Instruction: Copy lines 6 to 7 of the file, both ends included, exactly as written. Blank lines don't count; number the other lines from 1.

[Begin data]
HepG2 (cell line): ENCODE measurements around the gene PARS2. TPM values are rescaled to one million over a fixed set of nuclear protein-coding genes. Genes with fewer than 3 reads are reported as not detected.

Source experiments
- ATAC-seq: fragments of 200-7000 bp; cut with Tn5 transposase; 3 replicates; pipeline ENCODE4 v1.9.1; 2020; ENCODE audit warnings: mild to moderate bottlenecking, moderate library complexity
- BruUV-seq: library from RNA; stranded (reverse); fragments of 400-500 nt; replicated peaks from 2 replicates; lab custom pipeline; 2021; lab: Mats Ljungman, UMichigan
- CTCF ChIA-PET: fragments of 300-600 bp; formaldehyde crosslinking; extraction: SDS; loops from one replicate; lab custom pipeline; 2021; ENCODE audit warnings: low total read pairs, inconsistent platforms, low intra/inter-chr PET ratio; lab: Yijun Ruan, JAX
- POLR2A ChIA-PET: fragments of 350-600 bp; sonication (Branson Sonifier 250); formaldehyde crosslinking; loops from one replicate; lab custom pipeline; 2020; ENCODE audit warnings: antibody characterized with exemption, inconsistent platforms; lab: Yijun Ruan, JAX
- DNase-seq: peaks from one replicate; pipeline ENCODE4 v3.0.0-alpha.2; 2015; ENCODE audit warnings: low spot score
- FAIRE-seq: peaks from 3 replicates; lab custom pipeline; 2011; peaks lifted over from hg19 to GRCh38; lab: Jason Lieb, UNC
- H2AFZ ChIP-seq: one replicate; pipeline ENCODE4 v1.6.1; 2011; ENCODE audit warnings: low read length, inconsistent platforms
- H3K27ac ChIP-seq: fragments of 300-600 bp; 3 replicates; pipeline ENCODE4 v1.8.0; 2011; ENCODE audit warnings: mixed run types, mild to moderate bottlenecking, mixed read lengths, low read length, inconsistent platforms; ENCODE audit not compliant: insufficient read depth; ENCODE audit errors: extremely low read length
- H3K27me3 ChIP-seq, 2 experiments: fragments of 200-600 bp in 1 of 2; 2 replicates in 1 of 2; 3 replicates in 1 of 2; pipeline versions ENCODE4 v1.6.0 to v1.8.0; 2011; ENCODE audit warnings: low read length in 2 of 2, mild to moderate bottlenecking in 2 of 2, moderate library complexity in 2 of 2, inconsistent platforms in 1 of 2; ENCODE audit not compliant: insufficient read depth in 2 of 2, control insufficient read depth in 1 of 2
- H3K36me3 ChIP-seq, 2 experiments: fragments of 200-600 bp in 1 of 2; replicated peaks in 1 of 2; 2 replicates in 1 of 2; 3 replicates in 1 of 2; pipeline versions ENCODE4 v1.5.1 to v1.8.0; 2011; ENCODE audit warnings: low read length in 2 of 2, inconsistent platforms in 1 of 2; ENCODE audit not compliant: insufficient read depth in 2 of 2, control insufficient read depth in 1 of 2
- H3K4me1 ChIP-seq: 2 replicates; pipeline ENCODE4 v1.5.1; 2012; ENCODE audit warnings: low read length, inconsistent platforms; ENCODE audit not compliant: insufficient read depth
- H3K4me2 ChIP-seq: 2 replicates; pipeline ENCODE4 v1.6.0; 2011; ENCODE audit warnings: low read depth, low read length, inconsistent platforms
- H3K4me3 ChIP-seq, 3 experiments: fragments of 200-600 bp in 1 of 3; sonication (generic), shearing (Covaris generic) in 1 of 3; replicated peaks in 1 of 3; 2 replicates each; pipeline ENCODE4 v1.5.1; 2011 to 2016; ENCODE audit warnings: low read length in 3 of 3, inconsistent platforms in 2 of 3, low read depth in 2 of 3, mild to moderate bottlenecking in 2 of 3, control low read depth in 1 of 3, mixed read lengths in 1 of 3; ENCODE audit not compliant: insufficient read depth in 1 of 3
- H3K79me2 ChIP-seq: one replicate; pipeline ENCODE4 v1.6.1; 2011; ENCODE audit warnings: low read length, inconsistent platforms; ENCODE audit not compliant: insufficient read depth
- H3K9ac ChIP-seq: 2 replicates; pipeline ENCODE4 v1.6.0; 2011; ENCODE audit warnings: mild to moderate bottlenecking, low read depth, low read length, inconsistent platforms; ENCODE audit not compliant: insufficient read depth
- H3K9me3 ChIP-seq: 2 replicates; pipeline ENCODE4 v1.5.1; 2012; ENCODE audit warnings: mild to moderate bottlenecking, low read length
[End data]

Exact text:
- POLR2A ChIA-PET: fragments of 350-600 bp; sonication (Branson Sonifier 250); formaldehyde crosslinking; loops from one replicate; lab custom pipeline; 2020; ENCODE audit warnings: antibody characterized with exemption, inconsistent platforms; lab: Yijun Ruan, JAX
- DNase-seq: peaks from one replicate; pipeline ENCODE4 v3.0.0-alpha.2; 2015; ENCODE audit warnings: low spot score